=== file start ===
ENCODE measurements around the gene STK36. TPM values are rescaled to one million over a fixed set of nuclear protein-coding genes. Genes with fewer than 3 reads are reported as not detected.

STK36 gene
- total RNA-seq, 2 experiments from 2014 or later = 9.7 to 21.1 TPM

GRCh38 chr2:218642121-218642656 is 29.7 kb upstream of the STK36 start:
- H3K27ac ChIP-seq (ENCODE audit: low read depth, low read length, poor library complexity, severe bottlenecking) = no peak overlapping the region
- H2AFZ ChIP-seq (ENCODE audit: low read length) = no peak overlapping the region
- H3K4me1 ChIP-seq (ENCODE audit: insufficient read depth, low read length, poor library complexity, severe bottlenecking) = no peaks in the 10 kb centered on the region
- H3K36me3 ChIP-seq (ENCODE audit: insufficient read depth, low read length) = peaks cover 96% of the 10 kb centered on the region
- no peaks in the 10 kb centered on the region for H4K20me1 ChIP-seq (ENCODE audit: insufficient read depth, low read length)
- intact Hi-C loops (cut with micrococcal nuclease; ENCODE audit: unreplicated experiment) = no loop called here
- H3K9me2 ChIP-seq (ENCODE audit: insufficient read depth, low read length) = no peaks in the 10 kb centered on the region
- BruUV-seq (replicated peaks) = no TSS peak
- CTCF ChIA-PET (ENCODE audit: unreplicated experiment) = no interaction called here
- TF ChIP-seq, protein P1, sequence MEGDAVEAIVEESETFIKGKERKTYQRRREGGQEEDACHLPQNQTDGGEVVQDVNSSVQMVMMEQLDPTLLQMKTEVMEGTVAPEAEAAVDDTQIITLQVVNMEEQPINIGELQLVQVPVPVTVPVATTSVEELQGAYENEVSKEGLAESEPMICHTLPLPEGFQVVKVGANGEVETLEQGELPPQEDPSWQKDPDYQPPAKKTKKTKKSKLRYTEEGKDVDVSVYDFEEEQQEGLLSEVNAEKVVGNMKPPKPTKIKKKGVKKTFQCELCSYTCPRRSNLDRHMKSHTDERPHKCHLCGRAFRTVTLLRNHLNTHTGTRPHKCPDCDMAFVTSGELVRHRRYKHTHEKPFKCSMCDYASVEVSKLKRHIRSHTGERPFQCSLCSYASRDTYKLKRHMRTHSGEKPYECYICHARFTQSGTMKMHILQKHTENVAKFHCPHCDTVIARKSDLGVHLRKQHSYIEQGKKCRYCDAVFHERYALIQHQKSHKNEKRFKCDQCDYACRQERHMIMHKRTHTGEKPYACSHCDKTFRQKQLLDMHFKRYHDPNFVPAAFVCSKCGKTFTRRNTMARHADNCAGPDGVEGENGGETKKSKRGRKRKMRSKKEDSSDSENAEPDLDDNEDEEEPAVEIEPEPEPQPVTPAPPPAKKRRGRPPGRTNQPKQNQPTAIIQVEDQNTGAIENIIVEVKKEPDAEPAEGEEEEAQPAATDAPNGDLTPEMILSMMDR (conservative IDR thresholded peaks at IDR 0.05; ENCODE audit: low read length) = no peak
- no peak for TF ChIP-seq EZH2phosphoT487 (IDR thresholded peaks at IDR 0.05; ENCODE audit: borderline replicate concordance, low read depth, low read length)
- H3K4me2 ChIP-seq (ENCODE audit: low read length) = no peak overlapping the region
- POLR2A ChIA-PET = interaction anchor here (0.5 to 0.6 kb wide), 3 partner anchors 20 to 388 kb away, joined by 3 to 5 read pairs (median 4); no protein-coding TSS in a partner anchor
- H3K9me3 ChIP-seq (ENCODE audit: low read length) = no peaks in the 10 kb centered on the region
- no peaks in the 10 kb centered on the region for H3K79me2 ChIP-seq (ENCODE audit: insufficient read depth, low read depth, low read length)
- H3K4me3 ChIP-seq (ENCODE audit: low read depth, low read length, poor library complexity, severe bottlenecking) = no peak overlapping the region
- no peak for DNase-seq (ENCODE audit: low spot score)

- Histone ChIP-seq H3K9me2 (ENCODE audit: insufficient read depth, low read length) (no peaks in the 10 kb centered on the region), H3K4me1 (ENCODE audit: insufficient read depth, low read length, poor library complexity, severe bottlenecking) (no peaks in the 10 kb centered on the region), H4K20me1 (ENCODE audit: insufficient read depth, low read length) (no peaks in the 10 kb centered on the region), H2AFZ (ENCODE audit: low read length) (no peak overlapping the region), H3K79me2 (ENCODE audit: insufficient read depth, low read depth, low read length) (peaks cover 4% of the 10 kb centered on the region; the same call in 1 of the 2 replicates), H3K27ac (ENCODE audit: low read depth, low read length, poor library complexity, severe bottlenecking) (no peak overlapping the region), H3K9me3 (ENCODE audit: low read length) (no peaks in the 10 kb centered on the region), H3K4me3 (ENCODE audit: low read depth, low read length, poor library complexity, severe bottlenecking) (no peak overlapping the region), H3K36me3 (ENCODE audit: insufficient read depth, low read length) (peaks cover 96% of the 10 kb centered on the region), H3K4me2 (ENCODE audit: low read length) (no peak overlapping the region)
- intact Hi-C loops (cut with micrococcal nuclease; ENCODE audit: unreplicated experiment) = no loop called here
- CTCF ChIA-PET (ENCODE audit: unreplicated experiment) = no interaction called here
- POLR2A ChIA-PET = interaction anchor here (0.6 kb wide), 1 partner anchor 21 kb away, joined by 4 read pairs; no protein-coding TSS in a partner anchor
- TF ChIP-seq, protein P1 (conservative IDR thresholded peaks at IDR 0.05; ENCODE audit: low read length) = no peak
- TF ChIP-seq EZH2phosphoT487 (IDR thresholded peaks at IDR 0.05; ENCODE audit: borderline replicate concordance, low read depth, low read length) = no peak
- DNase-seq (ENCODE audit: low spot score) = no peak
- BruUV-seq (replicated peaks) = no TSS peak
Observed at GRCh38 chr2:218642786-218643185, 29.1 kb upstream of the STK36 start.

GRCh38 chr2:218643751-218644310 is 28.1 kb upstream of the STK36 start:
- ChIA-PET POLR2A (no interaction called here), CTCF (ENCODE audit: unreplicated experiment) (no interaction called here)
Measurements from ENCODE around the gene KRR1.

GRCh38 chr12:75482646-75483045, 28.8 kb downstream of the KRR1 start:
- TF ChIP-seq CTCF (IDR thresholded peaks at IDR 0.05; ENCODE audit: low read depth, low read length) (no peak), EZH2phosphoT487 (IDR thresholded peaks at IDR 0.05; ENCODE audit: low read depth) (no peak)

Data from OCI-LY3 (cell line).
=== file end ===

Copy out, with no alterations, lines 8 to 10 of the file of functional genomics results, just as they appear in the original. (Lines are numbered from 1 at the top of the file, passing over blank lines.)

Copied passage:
- H3K36me3 ChIP-seq (ENCODE audit: insufficient read depth, low read length) = peaks cover 96% of the 10 kb centered on the region
- no peaks in the 10 kb centered on the region for H4K20me1 ChIP-seq (ENCODE audit: insufficient read depth, low read length)
- intact Hi-C loops (cut with micrococcal nuclease; ENCODE audit: unreplicated experiment) = no loop called here